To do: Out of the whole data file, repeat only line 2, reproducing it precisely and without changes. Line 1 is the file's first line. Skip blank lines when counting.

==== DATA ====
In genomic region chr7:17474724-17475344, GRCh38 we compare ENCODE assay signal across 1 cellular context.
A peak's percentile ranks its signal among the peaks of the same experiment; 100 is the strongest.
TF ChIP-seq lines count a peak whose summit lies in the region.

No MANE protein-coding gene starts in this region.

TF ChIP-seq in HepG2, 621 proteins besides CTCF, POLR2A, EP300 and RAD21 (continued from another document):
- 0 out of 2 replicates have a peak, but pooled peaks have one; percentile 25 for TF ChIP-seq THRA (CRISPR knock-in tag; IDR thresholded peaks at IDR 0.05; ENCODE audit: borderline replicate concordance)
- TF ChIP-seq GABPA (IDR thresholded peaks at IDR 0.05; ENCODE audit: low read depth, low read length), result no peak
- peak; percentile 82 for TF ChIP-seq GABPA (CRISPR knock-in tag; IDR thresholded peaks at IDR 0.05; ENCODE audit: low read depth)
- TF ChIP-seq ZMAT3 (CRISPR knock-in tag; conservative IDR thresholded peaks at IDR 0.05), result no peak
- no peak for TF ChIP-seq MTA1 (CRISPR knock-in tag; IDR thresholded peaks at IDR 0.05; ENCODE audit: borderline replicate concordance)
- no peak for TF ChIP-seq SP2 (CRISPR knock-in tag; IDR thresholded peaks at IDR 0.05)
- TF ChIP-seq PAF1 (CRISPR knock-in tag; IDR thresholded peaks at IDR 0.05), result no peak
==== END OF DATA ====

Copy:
A peak's percentile ranks its signal among the peaks of the same experiment; 100 is the strongest.